Discover more from Mark Dancer on Flourishing Business
Discoveries: More ideas for radically reshaping the supply chain
Change is possible, but only if we embrace new ways of doing business and delivering value to customers. Are you ready to do things differently?
Welcome to my second Discoveries edition, a space where I report on progressive actions toward the future of distribution and the global supply chain.
In my first Discoveries newsletter, I urged distributors, trade magazines, and industry associations to band together and build a wide-reaching media narrative around #reintermediation—putting forth distributors as reborn intermediaries focused on helping customers innovate for the digital age. I shared five transformative business models and discussed The Atlantic writer Derek Thompson’s advocacy for what he terms the abundance agenda, a non-ideological framework for solving society’s most challenging problems. Building on that theme, I’ve since applied Rabbi Irwin Kula's work on human flourishing to show how B2B companies may step up to help their employees, customers, and partners thrive and grow.
In this Discoveries edition, I share progress as ideas emerging from my conversations, workshops, networking, and research with global and local supply chain leaders. These ideas are hypotheses—works in progress published here for comment and debate. I’m working on my remarks for CSCMP EDGE 2022, the Council of Supply Chain Management’s annual industry conference, scheduled for September in Nashville. My two sessions at the event—The supply chain isn’t broken. It’s reborn and Innovation stories from the leading edge—will offer bold and bright foresight, share experiences from the front line, and announce a project for working with supply chain professionals to usher in the future. My sessions are about reporting on progress and pushing for more.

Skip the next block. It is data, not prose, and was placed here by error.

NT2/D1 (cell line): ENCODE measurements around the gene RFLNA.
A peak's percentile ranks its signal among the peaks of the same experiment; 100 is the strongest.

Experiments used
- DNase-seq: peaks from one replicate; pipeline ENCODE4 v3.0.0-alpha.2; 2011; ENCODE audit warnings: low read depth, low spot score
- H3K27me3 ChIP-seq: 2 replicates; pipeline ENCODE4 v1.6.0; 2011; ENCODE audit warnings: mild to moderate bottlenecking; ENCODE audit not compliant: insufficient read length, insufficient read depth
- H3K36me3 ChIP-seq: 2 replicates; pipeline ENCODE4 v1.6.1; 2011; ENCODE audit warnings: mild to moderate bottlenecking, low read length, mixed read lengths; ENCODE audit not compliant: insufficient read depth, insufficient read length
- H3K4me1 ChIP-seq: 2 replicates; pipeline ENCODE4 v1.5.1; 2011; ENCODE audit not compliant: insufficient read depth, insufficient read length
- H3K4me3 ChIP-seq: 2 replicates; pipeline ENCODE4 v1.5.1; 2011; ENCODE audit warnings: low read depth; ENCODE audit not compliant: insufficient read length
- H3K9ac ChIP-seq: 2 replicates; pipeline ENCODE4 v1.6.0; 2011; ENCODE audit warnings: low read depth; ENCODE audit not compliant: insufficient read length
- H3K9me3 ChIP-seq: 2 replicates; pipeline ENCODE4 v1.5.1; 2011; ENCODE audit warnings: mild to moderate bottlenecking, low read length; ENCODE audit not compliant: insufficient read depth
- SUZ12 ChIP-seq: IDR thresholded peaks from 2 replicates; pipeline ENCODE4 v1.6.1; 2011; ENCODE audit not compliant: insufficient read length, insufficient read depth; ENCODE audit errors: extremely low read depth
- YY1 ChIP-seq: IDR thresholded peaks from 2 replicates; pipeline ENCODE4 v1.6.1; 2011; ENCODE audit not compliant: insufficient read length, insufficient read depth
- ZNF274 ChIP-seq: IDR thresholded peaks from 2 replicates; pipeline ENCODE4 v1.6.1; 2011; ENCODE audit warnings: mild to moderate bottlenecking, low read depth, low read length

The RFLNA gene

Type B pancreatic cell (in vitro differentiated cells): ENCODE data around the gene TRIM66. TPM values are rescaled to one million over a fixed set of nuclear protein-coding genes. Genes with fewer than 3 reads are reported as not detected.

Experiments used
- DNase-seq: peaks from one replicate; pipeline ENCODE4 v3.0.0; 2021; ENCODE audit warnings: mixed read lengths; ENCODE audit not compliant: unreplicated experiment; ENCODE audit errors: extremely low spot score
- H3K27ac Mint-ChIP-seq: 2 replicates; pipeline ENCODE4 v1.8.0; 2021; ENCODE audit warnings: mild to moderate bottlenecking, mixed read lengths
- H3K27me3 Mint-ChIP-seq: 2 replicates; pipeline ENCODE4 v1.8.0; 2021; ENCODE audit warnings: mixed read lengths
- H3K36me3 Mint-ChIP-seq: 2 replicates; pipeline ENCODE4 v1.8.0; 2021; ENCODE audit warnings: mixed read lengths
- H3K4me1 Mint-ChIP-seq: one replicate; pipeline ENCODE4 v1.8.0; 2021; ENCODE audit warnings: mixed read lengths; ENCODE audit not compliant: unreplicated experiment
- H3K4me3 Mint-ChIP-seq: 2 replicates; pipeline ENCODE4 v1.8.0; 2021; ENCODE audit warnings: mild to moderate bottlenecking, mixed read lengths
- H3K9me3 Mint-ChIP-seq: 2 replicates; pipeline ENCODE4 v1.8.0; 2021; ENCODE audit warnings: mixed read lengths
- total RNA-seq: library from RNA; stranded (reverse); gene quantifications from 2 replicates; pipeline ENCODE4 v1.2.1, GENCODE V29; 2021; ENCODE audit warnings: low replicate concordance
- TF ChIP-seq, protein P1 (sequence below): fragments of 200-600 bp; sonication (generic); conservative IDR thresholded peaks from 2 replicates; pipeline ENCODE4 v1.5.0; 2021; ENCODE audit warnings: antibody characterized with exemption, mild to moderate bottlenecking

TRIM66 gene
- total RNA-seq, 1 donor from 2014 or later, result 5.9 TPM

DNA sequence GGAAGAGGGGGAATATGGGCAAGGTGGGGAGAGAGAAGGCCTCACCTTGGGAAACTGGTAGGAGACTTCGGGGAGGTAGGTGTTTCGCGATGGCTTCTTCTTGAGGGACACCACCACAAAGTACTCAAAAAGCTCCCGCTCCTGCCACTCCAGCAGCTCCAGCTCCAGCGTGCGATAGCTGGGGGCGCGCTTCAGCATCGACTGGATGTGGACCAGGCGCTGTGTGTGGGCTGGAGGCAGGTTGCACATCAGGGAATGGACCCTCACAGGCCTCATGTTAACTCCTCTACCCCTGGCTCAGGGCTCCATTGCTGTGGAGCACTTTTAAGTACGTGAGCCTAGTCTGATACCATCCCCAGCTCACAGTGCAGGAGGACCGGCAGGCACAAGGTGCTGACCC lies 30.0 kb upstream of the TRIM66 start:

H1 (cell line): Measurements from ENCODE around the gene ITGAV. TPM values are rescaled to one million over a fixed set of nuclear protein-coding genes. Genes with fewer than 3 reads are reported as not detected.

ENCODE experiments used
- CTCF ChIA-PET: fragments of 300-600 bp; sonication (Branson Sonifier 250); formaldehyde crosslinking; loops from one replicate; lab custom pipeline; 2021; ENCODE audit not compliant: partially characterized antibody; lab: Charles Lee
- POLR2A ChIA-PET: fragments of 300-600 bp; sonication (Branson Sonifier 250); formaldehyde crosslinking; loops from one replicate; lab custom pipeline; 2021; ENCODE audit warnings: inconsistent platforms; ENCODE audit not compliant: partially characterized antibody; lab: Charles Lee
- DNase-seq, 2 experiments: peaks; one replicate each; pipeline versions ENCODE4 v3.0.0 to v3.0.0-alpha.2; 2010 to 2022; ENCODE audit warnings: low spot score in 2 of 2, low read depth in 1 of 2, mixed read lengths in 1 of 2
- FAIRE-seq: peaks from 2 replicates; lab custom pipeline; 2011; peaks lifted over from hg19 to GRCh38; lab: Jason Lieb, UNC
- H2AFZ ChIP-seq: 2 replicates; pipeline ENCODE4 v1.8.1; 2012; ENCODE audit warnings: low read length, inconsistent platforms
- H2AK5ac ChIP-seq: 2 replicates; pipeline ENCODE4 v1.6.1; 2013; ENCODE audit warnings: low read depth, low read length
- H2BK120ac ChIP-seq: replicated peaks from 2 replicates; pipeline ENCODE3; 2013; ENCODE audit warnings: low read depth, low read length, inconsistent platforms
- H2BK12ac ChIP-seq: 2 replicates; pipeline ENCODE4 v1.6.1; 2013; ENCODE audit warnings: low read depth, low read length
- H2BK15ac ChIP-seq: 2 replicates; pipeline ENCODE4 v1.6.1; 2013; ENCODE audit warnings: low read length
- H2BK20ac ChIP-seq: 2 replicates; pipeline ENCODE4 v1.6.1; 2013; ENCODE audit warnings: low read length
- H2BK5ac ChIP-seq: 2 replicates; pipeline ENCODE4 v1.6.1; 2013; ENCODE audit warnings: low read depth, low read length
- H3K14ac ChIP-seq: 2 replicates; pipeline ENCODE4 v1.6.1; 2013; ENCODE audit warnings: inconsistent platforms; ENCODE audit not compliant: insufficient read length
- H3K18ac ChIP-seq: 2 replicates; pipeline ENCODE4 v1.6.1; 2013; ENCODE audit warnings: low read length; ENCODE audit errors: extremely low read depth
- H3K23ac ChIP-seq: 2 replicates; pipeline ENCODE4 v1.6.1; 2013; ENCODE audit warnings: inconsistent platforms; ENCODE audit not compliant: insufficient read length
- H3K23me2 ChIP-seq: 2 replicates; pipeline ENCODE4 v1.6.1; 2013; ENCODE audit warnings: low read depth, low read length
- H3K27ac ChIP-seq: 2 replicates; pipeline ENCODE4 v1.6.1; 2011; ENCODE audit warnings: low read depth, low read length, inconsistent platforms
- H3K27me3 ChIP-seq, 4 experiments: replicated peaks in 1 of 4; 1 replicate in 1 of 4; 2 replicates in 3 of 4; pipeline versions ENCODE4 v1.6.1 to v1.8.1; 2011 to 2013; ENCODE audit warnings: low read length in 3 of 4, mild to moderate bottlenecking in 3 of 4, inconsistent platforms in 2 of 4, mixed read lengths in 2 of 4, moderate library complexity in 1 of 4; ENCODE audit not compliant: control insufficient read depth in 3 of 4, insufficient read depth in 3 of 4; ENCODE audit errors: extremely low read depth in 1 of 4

Changing the way the system works
In many previous editions, I have referred to the boldest and brightest ideas as game-changing. No more. The work ahead is hard, and uncertainties abound. Mindsets, practices, and policies are entrenched and will forcefully resist change. And change is neither trivial nor amusing. Change will come from the middle, driven by reinvented roles for intermediaries, but only if the overall system wakes up to embrace new commerce methods.
The test of the most potent new ideas is that they achieve results outside the normal range of what is achievable by the established system. System-changing ideas will reshape the global and local supply chain and, by doing so, usher in a new era for our societies and economies in local communities and all around the world.
Working downstream of orders